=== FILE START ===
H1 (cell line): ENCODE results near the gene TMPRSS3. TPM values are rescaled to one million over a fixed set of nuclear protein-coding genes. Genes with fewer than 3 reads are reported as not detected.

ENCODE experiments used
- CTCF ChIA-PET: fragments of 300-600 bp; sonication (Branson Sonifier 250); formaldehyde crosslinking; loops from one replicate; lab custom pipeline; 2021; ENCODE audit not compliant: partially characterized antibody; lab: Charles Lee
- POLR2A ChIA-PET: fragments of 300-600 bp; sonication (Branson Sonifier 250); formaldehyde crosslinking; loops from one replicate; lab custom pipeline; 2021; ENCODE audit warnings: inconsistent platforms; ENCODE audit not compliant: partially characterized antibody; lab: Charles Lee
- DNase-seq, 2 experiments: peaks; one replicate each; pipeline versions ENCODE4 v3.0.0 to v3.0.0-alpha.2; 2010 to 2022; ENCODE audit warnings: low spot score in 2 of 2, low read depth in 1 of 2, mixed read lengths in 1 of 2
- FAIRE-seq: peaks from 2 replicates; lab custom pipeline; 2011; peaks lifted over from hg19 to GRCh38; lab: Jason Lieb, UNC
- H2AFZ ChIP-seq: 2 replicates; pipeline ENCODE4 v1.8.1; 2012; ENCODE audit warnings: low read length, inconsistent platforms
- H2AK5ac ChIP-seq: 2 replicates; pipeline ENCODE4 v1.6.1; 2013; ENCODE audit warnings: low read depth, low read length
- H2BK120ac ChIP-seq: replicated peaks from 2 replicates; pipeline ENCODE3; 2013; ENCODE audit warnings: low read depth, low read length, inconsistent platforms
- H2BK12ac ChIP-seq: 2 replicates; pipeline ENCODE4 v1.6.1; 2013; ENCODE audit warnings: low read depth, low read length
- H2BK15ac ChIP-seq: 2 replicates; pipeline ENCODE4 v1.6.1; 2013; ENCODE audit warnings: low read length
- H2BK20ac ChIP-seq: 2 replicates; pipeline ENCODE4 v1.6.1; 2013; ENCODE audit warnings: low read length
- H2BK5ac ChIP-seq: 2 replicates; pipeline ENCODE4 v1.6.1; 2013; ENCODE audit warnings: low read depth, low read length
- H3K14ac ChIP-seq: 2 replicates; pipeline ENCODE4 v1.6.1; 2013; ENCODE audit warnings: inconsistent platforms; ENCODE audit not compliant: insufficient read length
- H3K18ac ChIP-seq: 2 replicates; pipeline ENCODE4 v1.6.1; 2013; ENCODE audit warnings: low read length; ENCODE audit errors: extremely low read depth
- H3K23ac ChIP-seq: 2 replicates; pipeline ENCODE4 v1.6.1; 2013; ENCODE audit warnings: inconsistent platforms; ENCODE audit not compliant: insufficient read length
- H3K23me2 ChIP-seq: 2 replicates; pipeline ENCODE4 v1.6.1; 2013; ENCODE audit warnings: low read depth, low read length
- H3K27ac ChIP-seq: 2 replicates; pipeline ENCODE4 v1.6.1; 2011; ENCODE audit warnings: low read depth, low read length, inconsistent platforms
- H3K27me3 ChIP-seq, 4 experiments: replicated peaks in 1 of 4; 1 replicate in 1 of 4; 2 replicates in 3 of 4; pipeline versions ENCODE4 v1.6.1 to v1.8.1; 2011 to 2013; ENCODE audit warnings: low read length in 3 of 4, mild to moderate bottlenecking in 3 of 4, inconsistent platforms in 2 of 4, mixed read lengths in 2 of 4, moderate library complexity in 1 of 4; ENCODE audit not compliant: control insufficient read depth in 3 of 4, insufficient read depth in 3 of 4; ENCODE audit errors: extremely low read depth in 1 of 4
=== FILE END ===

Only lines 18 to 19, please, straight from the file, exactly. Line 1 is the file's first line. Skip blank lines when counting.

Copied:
- H3K27ac ChIP-seq: 2 replicates; pipeline ENCODE4 v1.6.1; 2011; ENCODE audit warnings: low read depth, low read length, inconsistent platforms
- H3K27me3 ChIP-seq, 4 experiments: replicated peaks in 1 of 4; 1 replicate in 1 of 4; 2 replicates in 3 of 4; pipeline versions ENCODE4 v1.6.1 to v1.8.1; 2011 to 2013; ENCODE audit warnings: low read length in 3 of 4, mild to moderate bottlenecking in 3 of 4, inconsistent platforms in 2 of 4, mixed read lengths in 2 of 4, moderate library complexity in 1 of 4; ENCODE audit not compliant: control insufficient read depth in 3 of 4, insufficient read depth in 3 of 4; ENCODE audit errors: extremely low read depth in 1 of 4